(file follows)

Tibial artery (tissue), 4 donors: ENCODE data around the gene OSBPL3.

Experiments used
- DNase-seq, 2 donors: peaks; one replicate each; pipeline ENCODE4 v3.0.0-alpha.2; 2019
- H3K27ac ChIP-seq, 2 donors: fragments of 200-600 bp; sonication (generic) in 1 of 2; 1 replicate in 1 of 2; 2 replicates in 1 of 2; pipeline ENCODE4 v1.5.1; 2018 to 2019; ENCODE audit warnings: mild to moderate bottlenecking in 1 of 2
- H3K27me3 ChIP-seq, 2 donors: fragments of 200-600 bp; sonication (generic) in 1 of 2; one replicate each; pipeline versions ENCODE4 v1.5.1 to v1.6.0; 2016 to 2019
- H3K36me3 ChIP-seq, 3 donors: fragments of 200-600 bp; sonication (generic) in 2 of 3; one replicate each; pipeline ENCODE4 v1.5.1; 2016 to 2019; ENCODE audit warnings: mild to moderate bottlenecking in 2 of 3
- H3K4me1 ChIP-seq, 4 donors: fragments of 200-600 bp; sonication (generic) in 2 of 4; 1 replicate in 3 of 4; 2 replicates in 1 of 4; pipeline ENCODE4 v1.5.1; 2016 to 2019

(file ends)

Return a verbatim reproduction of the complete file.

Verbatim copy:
Tibial artery (tissue), 4 donors: ENCODE data around the gene OSBPL3.

Experiments used
- DNase-seq, 2 donors: peaks; one replicate each; pipeline ENCODE4 v3.0.0-alpha.2; 2019
- H3K27ac ChIP-seq, 2 donors: fragments of 200-600 bp; sonication (generic) in 1 of 2; 1 replicate in 1 of 2; 2 replicates in 1 of 2; pipeline ENCODE4 v1.5.1; 2018 to 2019; ENCODE audit warnings: mild to moderate bottlenecking in 1 of 2
- H3K27me3 ChIP-seq, 2 donors: fragments of 200-600 bp; sonication (generic) in 1 of 2; one replicate each; pipeline versions ENCODE4 v1.5.1 to v1.6.0; 2016 to 2019
- H3K36me3 ChIP-seq, 3 donors: fragments of 200-600 bp; sonication (generic) in 2 of 3; one replicate each; pipeline ENCODE4 v1.5.1; 2016 to 2019; ENCODE audit warnings: mild to moderate bottlenecking in 2 of 3
- H3K4me1 ChIP-seq, 4 donors: fragments of 200-600 bp; sonication (generic) in 2 of 4; 1 replicate in 3 of 4; 2 replicates in 1 of 4; pipeline ENCODE4 v1.5.1; 2016 to 2019